My daughter has been living with us since she graduated from university. She lived on her own there, but after graduation, she landed with us and then landed a job and then a full-time job and then we all landed in a pandemic, so she’s been with us.
Although I got used to her living on her own, I love having her here. She and my boys are my favorite people, and getting to see her every day brings me joy.
But today, she brought up the subject of moving out. It’s a long road for her, longer than most young adults face, because of her physical disability and the complexities of building a sustainable life that’s also accessible. When I was first out on my own, I could find the cheapest available place with my college roommate and walk to almost everything I needed. For groceries, my roommate would fire up her SWEET ancient Volkswagen Bug (named Bessie), through whose rusted floorboards we could see the pavement speeding by.
I loved that car.
Circumstances for my daughter require far more planning for everything, not limited to grocery shopping. Because bus stops in Portland often drop people off on grassy sides of the road, because our beautiful city is bordered by steep hills, and because rents in Portland have skyrocketed due to opportunistic greed, her path to independent housing is circuitous. No $250/month including utilities split for her. But she is on her way, and I know she’ll make the right choices, because she has made the right choices on every step so far.
The thought of her leaving reminds me of all the things I have learned from her, from the early days of her infancy to watching her become an adult. She has shown me so much.
When she was very young, doctors didn’t know how long she would live. Life expectancy for people with her condition can be as short as early adolescence. My first and most potent lesson from her was the importance of holding the people you love. Literally holding them in your arms. As soon as I was allowed to hold her, I had her in my arms and on my body as often and as safely as possible. She slept in the bed with me, her milk-sweet breath assuring me that I could rest.
Knowing I could lose her at any moment shifted my focus from my day-to-day concerns to finding every opportunity to make her life better.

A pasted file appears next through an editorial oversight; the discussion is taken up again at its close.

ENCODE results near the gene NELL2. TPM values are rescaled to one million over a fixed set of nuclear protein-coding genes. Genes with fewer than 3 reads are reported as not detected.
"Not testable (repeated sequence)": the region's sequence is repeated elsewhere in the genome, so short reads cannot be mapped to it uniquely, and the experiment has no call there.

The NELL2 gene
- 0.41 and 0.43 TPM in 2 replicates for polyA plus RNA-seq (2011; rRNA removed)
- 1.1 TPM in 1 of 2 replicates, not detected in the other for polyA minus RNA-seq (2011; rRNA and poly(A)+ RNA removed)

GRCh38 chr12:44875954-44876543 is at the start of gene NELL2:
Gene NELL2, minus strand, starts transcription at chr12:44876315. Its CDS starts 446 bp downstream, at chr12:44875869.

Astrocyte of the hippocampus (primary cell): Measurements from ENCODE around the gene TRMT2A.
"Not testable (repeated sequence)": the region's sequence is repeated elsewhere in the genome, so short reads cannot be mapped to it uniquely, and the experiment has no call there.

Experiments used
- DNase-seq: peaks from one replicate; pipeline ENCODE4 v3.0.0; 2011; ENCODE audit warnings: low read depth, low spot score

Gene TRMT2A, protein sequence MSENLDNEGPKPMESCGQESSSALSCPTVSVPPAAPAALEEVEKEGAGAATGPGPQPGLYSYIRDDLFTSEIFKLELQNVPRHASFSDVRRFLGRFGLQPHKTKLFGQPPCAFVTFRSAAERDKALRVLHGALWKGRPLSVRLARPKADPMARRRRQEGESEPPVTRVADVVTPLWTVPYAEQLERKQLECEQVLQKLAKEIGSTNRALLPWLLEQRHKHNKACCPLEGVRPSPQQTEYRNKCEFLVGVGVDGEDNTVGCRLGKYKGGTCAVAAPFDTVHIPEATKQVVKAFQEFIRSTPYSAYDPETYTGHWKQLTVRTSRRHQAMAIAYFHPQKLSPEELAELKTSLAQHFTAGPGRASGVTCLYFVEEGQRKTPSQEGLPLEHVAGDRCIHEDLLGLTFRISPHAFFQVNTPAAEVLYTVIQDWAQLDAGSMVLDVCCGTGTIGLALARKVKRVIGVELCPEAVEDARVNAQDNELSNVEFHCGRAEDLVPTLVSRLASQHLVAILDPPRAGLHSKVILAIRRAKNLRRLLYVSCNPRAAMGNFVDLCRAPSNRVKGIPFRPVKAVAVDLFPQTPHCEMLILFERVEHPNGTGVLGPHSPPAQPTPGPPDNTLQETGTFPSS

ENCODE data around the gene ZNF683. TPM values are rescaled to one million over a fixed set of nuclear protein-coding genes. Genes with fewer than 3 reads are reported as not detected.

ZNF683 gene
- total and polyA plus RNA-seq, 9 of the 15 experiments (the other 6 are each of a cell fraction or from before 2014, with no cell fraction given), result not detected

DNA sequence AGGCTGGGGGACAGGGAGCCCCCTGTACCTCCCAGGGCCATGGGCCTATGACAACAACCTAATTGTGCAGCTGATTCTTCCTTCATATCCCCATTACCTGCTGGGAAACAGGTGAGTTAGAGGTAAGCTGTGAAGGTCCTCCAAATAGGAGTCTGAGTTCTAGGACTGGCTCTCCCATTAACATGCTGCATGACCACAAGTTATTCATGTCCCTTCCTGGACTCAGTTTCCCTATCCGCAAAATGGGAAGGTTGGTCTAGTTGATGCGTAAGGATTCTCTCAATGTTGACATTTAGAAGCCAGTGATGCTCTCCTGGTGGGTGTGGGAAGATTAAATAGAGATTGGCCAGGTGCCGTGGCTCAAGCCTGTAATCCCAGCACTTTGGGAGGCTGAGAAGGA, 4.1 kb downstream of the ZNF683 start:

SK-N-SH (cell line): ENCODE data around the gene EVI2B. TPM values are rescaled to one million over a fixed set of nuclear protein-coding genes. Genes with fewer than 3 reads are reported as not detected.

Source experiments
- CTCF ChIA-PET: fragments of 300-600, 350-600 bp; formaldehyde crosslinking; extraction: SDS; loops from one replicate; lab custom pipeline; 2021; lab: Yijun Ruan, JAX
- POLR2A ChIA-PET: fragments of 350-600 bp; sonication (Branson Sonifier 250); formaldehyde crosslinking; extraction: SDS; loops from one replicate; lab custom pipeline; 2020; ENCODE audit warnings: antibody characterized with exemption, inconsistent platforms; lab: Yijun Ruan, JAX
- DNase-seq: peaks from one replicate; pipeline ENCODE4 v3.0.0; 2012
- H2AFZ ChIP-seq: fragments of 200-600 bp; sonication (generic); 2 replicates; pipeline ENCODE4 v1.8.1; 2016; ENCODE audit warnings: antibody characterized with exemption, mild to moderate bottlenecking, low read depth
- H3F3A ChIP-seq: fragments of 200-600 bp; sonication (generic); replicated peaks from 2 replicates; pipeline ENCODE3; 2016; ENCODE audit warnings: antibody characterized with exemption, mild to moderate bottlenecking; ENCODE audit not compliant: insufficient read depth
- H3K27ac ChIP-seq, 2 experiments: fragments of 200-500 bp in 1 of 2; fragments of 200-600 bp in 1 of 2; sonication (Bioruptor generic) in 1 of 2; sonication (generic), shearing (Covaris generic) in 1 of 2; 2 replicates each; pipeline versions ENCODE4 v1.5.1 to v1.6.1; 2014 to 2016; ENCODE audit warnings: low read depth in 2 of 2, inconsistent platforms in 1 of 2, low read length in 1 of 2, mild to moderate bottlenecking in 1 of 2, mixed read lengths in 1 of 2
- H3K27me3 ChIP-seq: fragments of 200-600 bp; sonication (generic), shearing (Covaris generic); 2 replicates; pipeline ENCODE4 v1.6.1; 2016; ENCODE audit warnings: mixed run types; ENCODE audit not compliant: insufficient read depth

I had been working on a second degree when I was pregnant with her, but quickly changed course to finding stable work. Making the world stable for her and her brother took highest priority, particularly as my ex- was the opposite of stable. I found a job that paid most of our bills, allowed me to work during the time that she napped, and left my work concerns at the office. I would come home to my rosy-cheeked girl and collapse into the evening with my children.
Maintaining stability remains one of my core principles. Now that I’ve learned how to take risks enough to have adventures, I can maintain the stable life required for my kids to turn to me if they need me. It helps to have a husband whose goal is also stability at all costs.
Household chores like mopping/scrubbing/sweeping/vacuuming faded into invisibility. Why would I spend my time obsessing over spots on the floors when I might only have a few years with my beautiful daughter?
To this day, I will still stop whatever I am doing when she comes in the room. If she wants to talk or say hello, I have time. I will always have time for her and her brothers, no matter what I’m doing.
My entire social world changed when I had her. People disappeared from my life when they found out I had a child with a disability. I don’t even remember most of their names. The sting of losing people I loved was overwhelmed by the betrayal of their self-centeredness.
The loss of people who were horrified by the presence of a disabled baby made room for people who celebrated the presence of my incredible girl, and I eventually found my life populated with stalwart, compassionate friends. The presence of a small handful of friends who 1) willingly embrace my child as a whole human being, and 2) understand the challenges of parenting a child with a disability is worth far more than a huge array of friends.
Along those lines, I discovered the crucial and belated truth that family is not “everything.” Families are made up of people, and people are flawed. If you’ve ever met a massive asshole in person, remind yourself they belong to somebody’s family.